The Internet Needs More Friction

Tech companies’ obsession with moving data across the internet as fast as possible has made it less safe.
November 16, 2018, 12:30pm
Two humans push a giant cube and a giant cylinder.
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Justin Kosslyn leads product management at Jigsaw, a unit within Alphabet that builds technology to address global security challenges.

The Internet’s lack of friction made it great, but now our devotion to minimizing friction is perhaps the internet’s weakest link for security. Friction—delays and hurdles to speed and growth—can be a win-win-win for users, companies, and security. It is time to abandon our groupthink bias against friction as a design principle.

Highways have speed limits and drugs require prescriptions—rules that limit how fast you can drive a vehicle or access a controlled substance—yet digital information moves limitlessly. The same design philosophy that accelerated the flow of correspondence, news, and commerce also accelerates the flow of phishing, ransomware, and disinformation.

In the old days, it took time and work to steal secrets, blackmail people, and meddle across borders. Then came the internet. From the beginning, it was designed as a frictionless communication platform across countries, companies, and computers. Reducing friction is generally considered a good thing: it saves time and effort, and in many genuine ways makes our world smaller. There are also often financial incentives: more engagement, more ads, more dollars.

But the internet’s lack of friction has been a boon to the dark side, too. Now, in a matter of hours a “bad actor” can steal corporate secrets or use ransomware to blackmail thousands of people. Governments can influence foreign populations remotely and at relatively low cost. Whether the threat is malware, phishing, or disinformation, they all exploit high-velocity networks of computers and people.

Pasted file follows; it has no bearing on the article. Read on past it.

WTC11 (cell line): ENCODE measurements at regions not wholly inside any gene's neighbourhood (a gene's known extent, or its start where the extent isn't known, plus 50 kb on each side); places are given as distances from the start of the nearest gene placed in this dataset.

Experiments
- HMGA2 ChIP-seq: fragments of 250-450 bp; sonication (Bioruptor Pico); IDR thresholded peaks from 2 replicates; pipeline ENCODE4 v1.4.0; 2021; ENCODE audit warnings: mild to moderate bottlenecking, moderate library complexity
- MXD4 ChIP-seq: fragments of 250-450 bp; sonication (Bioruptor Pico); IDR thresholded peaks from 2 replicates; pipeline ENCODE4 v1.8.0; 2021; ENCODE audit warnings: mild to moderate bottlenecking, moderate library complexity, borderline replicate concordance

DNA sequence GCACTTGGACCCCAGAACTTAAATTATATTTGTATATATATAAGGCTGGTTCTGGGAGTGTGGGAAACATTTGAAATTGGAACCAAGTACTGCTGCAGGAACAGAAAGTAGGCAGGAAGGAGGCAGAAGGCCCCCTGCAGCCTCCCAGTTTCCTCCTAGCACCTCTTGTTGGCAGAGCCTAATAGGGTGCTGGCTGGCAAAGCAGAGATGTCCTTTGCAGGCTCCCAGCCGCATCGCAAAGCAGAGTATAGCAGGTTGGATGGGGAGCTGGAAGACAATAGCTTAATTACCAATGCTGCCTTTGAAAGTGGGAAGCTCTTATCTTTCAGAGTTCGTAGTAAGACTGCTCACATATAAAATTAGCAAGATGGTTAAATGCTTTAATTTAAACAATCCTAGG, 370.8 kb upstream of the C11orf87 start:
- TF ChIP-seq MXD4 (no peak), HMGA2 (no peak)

It’s time to bring friction back. Friction buys time, and time reduces systemic risk. A disease cannot become an epidemic if patients are cured more quickly than the illness spreads.

Friction looks different across contexts. In the physical world, highways have speed limits to prevent catastrophic accidents, mortgages require inspections to prevent fraud, and certain jobs require background checks. In the digital world, there are a few ways of potentially adding friction to improve designs.

First, only urgent content should be fast. Most content is not urgent; not only does it not need a push notification, it could often be delayed and bundled with other similar content. Content that might contain phishing or malware could be extra-delayed to algorithmically look for patterns in suspicious links or attachments.

Second, automated systems should not be able to scale without human approval. For example, a piece of software should not be able to penetrate more than 10 percent of a corporate intranet without its growth being paused and an IT admin explicitly approving any additional installations. This approach might have limited the impact of the NotPetya virus.

Third, favor local content. When news, social media, and even apps are recommended more based on a person’s geographic location than their abstract interests, it fundamentally changes the structure of information ecologies. One positive effect is to slow the spread of disinformation campaigns by requiring them to engage at many local levels, rather than as national or global phenomena.

In each case, friction will be rejected by users if it impedes their goals. However, it is possible for friction to be a win for everybody.

The internet is facing real challenges on many fronts. If we truly want to solve them, engineers, designers, and product architects could all benefit from the thoughtful application of friction. The philosophy of the Internet has assumed that friction is always part of the problem, but often friction can be central to the solution.